U.S. flag

An official website of the United States government

Dot gov

Official websites use .gov
A .gov website belongs to an official government organization in the United States.


Secure .gov websites use HTTPS
A lock ( ) or https:// means you’ve safely connected to the .gov website. Share sensitive information only on official, secure websites.


Main content area

Inheritance of Protein and Lysine in Three Wheat Crosses

A. L. Diehl, V. A. Johnson, P. J. Mattern
Crop science 1978 v.18 no.3 pp. 391-395
Triticum aestivum, backcrossing, cultivars, genotype, grain protein, lysine, wheat, Arizona, Colorado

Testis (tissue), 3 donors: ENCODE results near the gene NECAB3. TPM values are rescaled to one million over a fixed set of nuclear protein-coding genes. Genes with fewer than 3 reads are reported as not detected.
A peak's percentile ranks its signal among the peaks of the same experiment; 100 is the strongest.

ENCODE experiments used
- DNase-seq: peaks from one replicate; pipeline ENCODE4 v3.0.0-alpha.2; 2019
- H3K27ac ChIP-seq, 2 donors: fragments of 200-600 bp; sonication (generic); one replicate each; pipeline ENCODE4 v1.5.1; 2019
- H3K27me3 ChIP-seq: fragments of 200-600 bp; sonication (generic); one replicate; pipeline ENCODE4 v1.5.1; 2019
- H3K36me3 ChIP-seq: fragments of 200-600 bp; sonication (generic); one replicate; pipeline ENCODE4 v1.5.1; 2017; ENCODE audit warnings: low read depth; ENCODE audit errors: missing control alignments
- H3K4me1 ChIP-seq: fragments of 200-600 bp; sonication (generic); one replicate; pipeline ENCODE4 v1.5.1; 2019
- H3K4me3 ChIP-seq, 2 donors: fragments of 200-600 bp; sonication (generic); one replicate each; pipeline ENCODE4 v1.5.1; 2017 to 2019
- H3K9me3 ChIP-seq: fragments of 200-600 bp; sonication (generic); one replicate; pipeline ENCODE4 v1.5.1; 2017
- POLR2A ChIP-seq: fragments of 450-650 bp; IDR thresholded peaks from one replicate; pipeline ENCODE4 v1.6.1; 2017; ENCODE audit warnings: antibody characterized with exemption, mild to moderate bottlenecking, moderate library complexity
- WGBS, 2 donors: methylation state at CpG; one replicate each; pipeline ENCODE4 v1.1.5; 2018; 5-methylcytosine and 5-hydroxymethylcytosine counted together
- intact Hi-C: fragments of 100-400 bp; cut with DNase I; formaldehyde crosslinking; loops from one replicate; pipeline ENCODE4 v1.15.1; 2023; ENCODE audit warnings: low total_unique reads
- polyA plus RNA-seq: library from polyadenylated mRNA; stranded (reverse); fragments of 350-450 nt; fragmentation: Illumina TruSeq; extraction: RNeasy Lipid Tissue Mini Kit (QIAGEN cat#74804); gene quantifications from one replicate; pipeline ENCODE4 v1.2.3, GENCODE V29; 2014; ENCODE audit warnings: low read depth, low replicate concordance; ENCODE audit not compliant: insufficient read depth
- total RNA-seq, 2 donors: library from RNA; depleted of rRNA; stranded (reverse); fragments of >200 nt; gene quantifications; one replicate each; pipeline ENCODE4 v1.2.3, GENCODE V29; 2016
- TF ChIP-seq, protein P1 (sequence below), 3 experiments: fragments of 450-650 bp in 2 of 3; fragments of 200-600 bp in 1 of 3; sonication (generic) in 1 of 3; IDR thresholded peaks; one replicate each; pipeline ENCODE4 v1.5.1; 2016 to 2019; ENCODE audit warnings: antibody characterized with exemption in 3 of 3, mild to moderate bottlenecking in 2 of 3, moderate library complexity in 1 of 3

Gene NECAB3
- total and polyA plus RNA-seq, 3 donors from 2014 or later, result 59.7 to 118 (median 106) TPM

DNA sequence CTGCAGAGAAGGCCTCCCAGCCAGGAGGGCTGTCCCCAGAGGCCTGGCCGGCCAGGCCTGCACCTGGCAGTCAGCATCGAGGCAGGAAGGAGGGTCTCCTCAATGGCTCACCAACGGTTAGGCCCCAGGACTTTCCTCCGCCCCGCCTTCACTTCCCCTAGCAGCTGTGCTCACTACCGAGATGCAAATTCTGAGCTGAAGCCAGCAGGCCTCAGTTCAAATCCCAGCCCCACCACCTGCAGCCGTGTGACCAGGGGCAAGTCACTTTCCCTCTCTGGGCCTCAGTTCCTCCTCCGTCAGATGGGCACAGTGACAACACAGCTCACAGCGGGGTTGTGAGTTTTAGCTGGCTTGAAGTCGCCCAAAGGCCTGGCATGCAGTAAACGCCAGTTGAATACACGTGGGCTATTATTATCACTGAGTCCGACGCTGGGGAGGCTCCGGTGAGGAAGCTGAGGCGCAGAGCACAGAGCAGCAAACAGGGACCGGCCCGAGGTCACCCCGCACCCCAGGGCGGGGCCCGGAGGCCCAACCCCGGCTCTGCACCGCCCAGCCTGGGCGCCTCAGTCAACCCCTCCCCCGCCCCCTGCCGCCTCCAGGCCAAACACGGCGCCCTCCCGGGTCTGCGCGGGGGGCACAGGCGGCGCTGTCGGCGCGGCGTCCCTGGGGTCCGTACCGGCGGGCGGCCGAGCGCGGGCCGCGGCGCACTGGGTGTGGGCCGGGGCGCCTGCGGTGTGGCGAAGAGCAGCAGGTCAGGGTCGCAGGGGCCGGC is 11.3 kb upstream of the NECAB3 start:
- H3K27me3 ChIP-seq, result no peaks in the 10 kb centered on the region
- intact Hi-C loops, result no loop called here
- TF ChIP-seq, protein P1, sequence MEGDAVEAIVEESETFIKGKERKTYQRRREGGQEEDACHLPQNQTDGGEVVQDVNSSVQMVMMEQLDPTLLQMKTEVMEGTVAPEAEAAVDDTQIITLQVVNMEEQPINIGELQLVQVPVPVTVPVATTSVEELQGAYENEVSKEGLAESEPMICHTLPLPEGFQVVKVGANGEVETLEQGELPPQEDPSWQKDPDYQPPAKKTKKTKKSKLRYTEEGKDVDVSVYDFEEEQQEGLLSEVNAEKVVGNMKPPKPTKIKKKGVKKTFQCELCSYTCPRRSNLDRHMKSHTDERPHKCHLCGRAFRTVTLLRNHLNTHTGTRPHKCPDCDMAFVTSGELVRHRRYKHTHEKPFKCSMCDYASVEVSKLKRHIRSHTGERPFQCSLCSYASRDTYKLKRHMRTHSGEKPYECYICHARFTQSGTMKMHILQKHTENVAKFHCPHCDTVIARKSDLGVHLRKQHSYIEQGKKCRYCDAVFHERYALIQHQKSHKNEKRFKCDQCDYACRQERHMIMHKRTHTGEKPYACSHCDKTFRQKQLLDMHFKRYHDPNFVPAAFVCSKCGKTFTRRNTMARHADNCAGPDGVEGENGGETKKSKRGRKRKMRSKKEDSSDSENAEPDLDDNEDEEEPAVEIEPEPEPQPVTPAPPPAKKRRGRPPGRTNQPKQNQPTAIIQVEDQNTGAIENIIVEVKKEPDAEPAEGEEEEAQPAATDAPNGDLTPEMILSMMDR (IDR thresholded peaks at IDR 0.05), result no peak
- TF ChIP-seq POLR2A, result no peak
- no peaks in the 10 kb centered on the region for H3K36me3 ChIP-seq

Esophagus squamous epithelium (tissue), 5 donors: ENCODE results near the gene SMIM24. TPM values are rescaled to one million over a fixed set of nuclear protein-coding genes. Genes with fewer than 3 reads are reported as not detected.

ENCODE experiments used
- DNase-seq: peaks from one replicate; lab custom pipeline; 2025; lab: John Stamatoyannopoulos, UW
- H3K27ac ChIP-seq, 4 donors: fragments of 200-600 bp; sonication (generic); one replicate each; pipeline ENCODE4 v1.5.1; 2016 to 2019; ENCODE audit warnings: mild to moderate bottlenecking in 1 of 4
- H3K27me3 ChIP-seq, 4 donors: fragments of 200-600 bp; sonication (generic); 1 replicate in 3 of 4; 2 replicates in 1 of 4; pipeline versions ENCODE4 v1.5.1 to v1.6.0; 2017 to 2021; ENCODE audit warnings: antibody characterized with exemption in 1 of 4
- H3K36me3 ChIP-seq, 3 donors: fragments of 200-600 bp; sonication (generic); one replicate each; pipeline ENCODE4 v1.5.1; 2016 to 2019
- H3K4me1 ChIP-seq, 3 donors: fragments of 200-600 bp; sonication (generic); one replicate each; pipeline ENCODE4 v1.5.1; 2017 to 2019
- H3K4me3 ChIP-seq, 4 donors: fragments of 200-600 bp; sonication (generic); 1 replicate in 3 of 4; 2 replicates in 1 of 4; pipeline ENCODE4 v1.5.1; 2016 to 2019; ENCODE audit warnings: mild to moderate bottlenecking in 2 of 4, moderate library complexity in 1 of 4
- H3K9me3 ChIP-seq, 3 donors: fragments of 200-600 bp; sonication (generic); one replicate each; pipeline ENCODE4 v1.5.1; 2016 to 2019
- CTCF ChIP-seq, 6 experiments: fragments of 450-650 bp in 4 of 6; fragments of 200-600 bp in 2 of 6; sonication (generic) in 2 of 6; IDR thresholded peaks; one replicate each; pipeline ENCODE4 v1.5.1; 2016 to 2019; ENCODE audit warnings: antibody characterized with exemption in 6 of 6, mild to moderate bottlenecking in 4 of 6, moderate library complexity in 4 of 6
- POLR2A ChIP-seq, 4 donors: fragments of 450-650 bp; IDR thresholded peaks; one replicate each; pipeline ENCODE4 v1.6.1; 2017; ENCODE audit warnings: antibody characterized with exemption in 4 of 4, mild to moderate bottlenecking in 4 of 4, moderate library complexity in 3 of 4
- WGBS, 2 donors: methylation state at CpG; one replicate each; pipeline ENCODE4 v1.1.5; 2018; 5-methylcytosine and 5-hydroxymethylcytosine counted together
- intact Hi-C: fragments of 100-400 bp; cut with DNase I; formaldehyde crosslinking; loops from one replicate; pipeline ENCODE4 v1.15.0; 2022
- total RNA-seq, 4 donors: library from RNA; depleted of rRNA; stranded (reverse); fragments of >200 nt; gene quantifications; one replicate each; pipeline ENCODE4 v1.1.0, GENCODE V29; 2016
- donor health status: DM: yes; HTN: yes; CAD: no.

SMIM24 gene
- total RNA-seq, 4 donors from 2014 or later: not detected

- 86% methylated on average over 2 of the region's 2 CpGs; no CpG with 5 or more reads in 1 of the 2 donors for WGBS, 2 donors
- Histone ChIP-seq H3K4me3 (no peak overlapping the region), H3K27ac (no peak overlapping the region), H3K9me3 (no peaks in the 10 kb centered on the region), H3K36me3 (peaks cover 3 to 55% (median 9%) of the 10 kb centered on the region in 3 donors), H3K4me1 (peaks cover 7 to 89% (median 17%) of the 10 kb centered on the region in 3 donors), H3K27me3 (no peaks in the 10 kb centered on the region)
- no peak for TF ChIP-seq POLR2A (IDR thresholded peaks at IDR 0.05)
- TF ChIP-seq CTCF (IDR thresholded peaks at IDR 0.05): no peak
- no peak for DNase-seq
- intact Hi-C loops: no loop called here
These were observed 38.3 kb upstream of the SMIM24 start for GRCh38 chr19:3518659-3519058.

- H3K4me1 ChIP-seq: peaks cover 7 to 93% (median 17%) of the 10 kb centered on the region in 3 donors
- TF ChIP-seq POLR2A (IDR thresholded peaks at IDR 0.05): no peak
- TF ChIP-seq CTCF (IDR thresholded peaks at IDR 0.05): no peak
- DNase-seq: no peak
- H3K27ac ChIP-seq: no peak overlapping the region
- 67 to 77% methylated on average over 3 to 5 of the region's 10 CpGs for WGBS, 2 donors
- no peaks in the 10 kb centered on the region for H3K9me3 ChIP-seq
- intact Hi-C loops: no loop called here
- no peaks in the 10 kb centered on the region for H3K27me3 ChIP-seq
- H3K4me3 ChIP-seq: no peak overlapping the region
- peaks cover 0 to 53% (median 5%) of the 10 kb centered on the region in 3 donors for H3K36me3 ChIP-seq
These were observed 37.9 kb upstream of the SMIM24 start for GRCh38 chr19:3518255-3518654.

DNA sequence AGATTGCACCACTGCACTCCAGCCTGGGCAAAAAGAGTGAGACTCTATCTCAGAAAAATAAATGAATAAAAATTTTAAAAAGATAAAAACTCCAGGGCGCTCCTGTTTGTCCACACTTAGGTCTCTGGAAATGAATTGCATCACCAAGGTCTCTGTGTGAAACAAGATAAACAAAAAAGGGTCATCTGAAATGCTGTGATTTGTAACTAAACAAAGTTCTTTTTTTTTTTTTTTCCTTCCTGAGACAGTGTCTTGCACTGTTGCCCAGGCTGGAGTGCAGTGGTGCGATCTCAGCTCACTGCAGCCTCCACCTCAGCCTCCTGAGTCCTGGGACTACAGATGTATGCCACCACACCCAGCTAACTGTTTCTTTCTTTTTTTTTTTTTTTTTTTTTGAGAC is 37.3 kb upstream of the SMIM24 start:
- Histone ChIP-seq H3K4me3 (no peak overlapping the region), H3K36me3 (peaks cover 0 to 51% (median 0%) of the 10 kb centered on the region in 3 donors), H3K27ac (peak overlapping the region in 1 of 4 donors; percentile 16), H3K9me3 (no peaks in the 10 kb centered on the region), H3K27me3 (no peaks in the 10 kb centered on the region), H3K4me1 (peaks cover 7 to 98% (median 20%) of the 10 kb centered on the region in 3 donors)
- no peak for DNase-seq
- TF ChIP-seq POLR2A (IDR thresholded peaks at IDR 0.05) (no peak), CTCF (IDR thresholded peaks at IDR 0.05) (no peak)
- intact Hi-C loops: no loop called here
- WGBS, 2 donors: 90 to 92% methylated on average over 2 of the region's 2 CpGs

Inheritance of grain protein and lysine in three wheat (Triticum aestivum L.) crosses was investigated. Three high-protein wheat cultivars, ‘April Bearded’, ‘Atlas 66’ and ‘Nap Hal’ were crossed in diallel fashion without reciprocals. Spaced plants of the parental, F₁, F₂, and backcross generations for each cross were grown at Yuma, Arizona, and Fort Collins, Colorado, in 1973. Grain protein was significantly higher for Nap Hal than for April Bearded and Atlas 66 at Yuma. Grain proteins of April Bearded and Atlas 66 were not significantly different at Yuma. At Fort Collins the grain protein of Atlas 66 significantly exceeded that of April Bearded and Nap Hal. No differences were measured for grain protein between April Bearded and Nap Hal at Fort Collins. Additive genetic effects for protein were detected although protein means of F₁ hybrids were always below midparent values and near or below the low-protein parent. F₂ means approached the midparent values for protein. Backcross performances indicated April Bearded and Nap Hal may have protein genes in common. Nap Hal and April Bearded produced significantly more lysine (percent of protein) than Atlas 66 at both locations. At Yuma, lysine was significantly higher for Nap Hal than for April Bearded. The F₁ and F₂ means for lysine (percent of protein) approached midparent values, indicating possible additive genetic effects. Environmental variances estimated by plant-to-plant variances of nonsegregating populations were often larger than were among-plant variances in segregating populations. Genotype ✕ environment interactions for protein and lysine were significant.